2. Determine your appropriate test package

Post-accident tests typically encompass both drug and alcohol screening. For the drug-testing portion you’ll need to decide how comprehensive of a test to use.

Two common tests are 5-panel and 10-panel tests, though there are a variety of other combinations. In general, opting for the more comprehensive 10-panel test is recommended for thoroughness.

A typical 5-panel tests detects:

  • Amphetamines
  • Cocaine
  • Marijuana
  • Opiates
  • PCP

A typical10-panel test detects the substances in the 5-panel test plus:

  • Barbiturates
  • Benzodiazepines
  • Methadone
  • Methaqualone
  • Propoxyphene

For alcohol screening, BAT is the preferred method, offering accurate blood alcohol content results. Blood tests serve as a secondary option. Urine tests are generally not advised as they’re better at simply detecting the presence of alcohol and less effective at measuring alcohol levels.

3. Establish a written procedure and add it to your employee handbook

Having a written procedure in place before an incident helps ensure the process is executed correctly and quickly. It also signals to employees the priority that your organization places on safety and helps deter them from working while under the influence. 

A good policy will at a minimum, include:

  • The purpose of the policy
  • Guidelines for when a test is required and when it is not
  • An overview of the testing procedure
  • Employee’s rights to confidentiality and explanation of results
  • Consequences of test refusal
  • Consequences of positive test results
  • Employee acknowledgement signature

Some organizations and industries may have specific regulatory requirements, such as those set out by the Department of Transportation (DOT). Even if you’re not subject to those requirements, their sample guidelines can be a great basis for your own policy, but as always, consult with your legal counsel on what’s right for you and your business. If you have an employee that is a member of SHRM, you can reference their sample post-accident test policy based on DOT regulations, but again we recommend developing your policy with your legal counsel.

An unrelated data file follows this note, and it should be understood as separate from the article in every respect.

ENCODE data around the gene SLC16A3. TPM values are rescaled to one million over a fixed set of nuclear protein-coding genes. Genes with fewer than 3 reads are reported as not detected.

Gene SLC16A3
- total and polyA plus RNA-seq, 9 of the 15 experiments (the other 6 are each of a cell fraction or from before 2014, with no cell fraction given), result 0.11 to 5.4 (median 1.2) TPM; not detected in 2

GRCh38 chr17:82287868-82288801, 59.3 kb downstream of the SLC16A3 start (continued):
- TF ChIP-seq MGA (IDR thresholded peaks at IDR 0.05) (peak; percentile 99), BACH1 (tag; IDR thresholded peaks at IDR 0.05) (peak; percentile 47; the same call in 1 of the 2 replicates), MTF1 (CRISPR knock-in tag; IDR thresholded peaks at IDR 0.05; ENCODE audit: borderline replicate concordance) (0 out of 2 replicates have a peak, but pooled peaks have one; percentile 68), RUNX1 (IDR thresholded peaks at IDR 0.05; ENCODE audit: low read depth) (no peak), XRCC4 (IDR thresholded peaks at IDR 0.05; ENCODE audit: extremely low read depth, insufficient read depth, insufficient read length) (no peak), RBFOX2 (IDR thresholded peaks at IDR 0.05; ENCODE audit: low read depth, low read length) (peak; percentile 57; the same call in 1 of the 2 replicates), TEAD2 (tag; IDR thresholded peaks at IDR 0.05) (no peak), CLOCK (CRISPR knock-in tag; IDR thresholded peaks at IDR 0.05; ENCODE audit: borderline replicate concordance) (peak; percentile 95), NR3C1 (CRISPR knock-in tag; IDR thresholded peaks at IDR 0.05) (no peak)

4. Educate the employees responsible for ordering the test.

In addition to having the procedure written down clearly in the employee handbook, it’s important to train the employee(s) responsible for executing the plan when an accident occurs. Have an employee designated as the primary person responsible, and have a backup designated as well.

5. Communicate to all employees about the policy and its importance.

When implementing a new policy, it’s important to inform existing employees of the new policy and collect signatures acknowledging receipt and compliance of the policy.

How to Execute a Post-Accident Test

When an accident occurs, it’s essential to be prompt and precise with executing the plan, while documenting every step along the way. 

The designated personnel should start gathering and documenting details of the incident — what happened, who was involved, and the circumstances leading to the incident. 

Once it’s established that a post-accident test is necessary based on company policies (or legal requirements), notify the testing vendor promptly. Most regulations mandate tests within a specific timeframe post-accident. Even if your business is not subject to regulation, the sooner a test is completed the better as it will more closely reflect the state of the employee at the time of the incident.  While maintaining confidentiality and sensitivity, guide the employees involved through the testing process. 

Clear communication, adherence to established procedures, and documentation of every step are essential. Remember, these actions not only uphold safety protocols but they also uphold the integrity of the testing process.

Conclusion

Having an established post-accident drug and alcohol test policy can help deter substance abuse in the workplace, fosters a culture of workplace safety, and can help protect your business against false liabilities. It’s essential to have a policy established before an accident occurs, to work with your legal counsel to write that policy, and to communicate the policy clearly with all employees. 

If you’d like to set up your post-accident drug and alcohol test with Perfect Fit, we have an affordable post-accident testing option that includes a 10-panel drug test and BAT alcohol test for only $82.

DISCLAIMER

The material and information contained on this website is for general information purposes only. While every measure has been taken to ensure the accuracy of the material, Perfect Fit Background Checks does not guarantee the accuracy or completeness of the material found on this site. You should not rely upon the material or information on the website as a basis for making any business, legal or any other decisions.

Perfect Fit Background Checks will not be liable for any false, inaccurate, inappropriate or incomplete information presented on this website.